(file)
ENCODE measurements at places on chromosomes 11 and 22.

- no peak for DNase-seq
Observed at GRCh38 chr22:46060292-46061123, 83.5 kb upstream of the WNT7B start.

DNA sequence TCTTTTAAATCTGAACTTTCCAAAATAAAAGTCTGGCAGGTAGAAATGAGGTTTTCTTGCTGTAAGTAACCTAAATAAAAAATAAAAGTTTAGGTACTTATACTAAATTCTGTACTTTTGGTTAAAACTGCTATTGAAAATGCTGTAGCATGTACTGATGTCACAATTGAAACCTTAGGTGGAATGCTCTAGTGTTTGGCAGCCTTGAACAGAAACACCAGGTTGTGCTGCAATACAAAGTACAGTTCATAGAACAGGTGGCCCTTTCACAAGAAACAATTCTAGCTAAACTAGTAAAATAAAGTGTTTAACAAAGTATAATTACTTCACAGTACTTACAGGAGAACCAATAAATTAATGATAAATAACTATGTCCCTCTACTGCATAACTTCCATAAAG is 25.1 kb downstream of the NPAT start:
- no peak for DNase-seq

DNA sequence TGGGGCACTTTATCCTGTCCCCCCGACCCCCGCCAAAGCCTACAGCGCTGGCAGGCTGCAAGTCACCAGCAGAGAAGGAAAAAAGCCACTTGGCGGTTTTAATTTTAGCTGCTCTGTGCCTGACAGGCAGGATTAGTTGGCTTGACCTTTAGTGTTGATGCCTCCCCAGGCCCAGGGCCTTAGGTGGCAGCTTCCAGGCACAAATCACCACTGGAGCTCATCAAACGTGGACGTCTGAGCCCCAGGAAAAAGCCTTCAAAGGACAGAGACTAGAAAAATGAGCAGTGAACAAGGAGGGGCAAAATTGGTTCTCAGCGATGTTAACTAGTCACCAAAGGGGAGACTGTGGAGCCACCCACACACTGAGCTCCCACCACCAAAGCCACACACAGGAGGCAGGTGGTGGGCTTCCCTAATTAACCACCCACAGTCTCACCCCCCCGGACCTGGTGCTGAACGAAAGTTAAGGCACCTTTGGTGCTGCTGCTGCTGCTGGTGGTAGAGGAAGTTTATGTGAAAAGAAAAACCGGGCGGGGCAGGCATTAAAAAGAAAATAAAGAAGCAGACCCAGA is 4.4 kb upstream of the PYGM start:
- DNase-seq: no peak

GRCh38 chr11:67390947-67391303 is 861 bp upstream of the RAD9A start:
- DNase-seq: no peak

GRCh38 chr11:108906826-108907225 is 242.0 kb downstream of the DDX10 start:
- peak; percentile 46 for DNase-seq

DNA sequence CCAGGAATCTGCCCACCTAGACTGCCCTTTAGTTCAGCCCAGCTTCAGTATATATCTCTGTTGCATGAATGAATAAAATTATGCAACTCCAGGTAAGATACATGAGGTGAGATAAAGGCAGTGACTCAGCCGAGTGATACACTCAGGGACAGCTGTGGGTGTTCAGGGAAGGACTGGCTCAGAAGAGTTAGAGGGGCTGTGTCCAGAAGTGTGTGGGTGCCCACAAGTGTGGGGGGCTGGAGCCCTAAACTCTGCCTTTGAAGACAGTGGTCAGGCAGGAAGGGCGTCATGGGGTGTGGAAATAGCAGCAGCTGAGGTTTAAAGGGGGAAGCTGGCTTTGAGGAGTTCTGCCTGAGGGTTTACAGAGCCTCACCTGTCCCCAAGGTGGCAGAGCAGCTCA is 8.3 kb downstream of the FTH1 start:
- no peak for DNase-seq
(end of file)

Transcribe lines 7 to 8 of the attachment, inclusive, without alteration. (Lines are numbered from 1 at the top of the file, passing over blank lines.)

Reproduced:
- DNase-seq: no peak

GRCh38 chr11:67390947-67391303 is 861 bp upstream of the RAD9A start: